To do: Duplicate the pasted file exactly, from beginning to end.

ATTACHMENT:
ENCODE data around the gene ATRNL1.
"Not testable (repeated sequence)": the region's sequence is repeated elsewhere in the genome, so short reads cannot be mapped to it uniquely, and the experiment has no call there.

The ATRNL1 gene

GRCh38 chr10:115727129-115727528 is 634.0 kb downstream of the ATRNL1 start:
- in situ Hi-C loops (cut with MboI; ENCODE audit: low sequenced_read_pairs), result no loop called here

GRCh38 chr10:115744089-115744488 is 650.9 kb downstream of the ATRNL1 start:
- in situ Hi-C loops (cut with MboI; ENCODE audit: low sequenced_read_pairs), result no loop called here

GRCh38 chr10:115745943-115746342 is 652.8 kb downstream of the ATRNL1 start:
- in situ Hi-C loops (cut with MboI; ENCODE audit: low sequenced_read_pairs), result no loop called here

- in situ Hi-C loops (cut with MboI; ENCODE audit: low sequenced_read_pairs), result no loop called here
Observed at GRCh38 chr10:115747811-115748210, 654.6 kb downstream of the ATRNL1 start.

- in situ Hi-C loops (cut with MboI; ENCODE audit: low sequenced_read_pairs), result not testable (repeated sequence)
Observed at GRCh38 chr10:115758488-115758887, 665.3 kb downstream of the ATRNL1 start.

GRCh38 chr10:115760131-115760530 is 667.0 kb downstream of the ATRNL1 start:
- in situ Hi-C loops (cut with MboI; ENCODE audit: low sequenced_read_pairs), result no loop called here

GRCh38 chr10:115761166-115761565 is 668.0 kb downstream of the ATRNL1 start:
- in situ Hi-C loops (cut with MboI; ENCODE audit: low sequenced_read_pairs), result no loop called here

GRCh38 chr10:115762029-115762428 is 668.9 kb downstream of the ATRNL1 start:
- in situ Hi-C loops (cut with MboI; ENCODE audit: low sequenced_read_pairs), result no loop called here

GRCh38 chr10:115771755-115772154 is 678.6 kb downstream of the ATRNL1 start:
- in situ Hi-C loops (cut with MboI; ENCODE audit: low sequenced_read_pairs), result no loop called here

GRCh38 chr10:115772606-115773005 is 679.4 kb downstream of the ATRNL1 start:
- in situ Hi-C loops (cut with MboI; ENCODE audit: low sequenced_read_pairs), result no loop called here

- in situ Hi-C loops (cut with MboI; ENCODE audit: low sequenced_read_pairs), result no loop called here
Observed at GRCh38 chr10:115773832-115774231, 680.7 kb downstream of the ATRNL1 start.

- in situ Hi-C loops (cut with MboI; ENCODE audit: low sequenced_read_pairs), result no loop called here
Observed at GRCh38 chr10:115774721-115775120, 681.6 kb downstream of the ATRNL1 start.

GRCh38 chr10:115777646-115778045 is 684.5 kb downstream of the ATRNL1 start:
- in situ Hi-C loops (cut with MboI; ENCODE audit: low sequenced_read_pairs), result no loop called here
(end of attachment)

ENCODE data around the gene ATRNL1.
"Not testable (repeated sequence)": the region's sequence is repeated elsewhere in the genome, so short reads cannot be mapped to it uniquely, and the experiment has no call there.

The ATRNL1 gene

GRCh38 chr10:115727129-115727528 is 634.0 kb downstream of the ATRNL1 start:
- in situ Hi-C loops (cut with MboI; ENCODE audit: low sequenced_read_pairs), result no loop called here

GRCh38 chr10:115744089-115744488 is 650.9 kb downstream of the ATRNL1 start:
- in situ Hi-C loops (cut with MboI; ENCODE audit: low sequenced_read_pairs), result no loop called here

GRCh38 chr10:115745943-115746342 is 652.8 kb downstream of the ATRNL1 start:
- in situ Hi-C loops (cut with MboI; ENCODE audit: low sequenced_read_pairs), result no loop called here

- in situ Hi-C loops (cut with MboI; ENCODE audit: low sequenced_read_pairs), result no loop called here
Observed at GRCh38 chr10:115747811-115748210, 654.6 kb downstream of the ATRNL1 start.

- in situ Hi-C loops (cut with MboI; ENCODE audit: low sequenced_read_pairs), result not testable (repeated sequence)
Observed at GRCh38 chr10:115758488-115758887, 665.3 kb downstream of the ATRNL1 start.

GRCh38 chr10:115760131-115760530 is 667.0 kb downstream of the ATRNL1 start:
- in situ Hi-C loops (cut with MboI; ENCODE audit: low sequenced_read_pairs), result no loop called here

GRCh38 chr10:115761166-115761565 is 668.0 kb downstream of the ATRNL1 start:
- in situ Hi-C loops (cut with MboI; ENCODE audit: low sequenced_read_pairs), result no loop called here

GRCh38 chr10:115762029-115762428 is 668.9 kb downstream of the ATRNL1 start:
- in situ Hi-C loops (cut with MboI; ENCODE audit: low sequenced_read_pairs), result no loop called here

GRCh38 chr10:115771755-115772154 is 678.6 kb downstream of the ATRNL1 start:
- in situ Hi-C loops (cut with MboI; ENCODE audit: low sequenced_read_pairs), result no loop called here

GRCh38 chr10:115772606-115773005 is 679.4 kb downstream of the ATRNL1 start:
- in situ Hi-C loops (cut with MboI; ENCODE audit: low sequenced_read_pairs), result no loop called here

- in situ Hi-C loops (cut with MboI; ENCODE audit: low sequenced_read_pairs), result no loop called here
Observed at GRCh38 chr10:115773832-115774231, 680.7 kb downstream of the ATRNL1 start.

- in situ Hi-C loops (cut with MboI; ENCODE audit: low sequenced_read_pairs), result no loop called here
Observed at GRCh38 chr10:115774721-115775120, 681.6 kb downstream of the ATRNL1 start.

GRCh38 chr10:115777646-115778045 is 684.5 kb downstream of the ATRNL1 start:
- in situ Hi-C loops (cut with MboI; ENCODE audit: low sequenced_read_pairs), result no loop called here